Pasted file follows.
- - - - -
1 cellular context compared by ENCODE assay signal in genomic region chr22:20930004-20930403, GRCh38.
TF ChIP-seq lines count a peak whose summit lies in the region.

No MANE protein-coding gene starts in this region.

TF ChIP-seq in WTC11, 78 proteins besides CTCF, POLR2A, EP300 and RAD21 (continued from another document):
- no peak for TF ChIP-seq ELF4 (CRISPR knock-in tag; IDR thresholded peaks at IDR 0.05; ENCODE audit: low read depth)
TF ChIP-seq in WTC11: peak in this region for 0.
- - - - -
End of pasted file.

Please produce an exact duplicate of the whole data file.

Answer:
1 cellular context compared by ENCODE assay signal in genomic region chr22:20930004-20930403, GRCh38.
TF ChIP-seq lines count a peak whose summit lies in the region.

No MANE protein-coding gene starts in this region.

TF ChIP-seq in WTC11, 78 proteins besides CTCF, POLR2A, EP300 and RAD21 (continued from another document):
- no peak for TF ChIP-seq ELF4 (CRISPR knock-in tag; IDR thresholded peaks at IDR 0.05; ENCODE audit: low read depth)
TF ChIP-seq in WTC11: peak in this region for 0.